The fate of national security rested in the hands of sixty high school students and their teachers last Saturday during the Analysis & Investigation through Cyber-Based Scenarios (AICS) program.
AICS is a week-long, catalytic event that allows high school juniors and their teachers to be immersed into the world of cyber and to develop and hone analysis and investigative skills through dynamic activities, including a realistic simulation of a national security emergency. Schools from across Louisiana (Airline High, Ascension Christian High, Catholic High, Delhi Charter, New Orleans Military & Maritime Academy, Parkway High, Ruston High, The Dunham School, West Feliciana High, and West Monroe High) participated in the program hosted at Louisiana Tech University and supported by the Cyber Innovation Center and a U.S. Department of Homeland Security (DHS) grant.
Throughout the week, the teams were engaged in mock scenarios, engineering and computer science labs, film sessions, and interactive discussions on history, ethical issues, and theory. Additionally, teams were immersed in a parallel cryptographic hunt with an industrial espionage angle. At the end of the week, teams were also treated to a presentation from Mr. Daniel Stein, Program Director of the National Cybersecurity Training and Education Program for DHS in Washington, DC.
G.B. Cazes, Cyber Innovation Center Vice President, commented, “We want AICS to help students develop the critical thinking skills necessary in any cyber career and learn directly from subject matter experts. We were thrilled that Mr. Stein from the Department of Homeland Security was able to present to the teams and share real world insights into the threats our nation faces every day and the opportunities for future careers.”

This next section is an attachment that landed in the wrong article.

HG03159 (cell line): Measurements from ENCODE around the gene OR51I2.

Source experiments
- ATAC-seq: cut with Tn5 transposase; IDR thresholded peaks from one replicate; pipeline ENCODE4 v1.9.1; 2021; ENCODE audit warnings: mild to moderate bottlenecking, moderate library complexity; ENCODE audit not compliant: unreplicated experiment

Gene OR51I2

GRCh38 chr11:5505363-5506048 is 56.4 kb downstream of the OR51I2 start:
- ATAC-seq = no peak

The program culminated with a final 24-hour scenario that required teams to watch news briefings, search for clues, and chase down leads on an event of national security in which cyberspace is an integral piece of the larger puzzle. Adding another layer of complexity, more information was intermittently provided throughout the day to further emulate the dramatic timing of real-life scenarios. The scenario ended on Saturday, June 25, 2016, with teams presenting their findings to a panel, offering their recommendations on the government’s next step, and answering questions on how they arrived at their conclusions.
Teams accrued points throughout the week based on different challenges and assignments as well as the Saturday briefings. The team from The Dunham School emerged as the first place winner and earned a $1,250 technology award for the school. Following in second place, Delhi Charter School was awarded a $750 technology award. The technology awards will help the teachers to integrate the skills and curricula from AICS into their classrooms.
Prior to arriving at AICS, high school teachers attended a professional development workshop that prepared them for the week-long summer program with their students and allowed them to network with Louisiana Tech University faculty.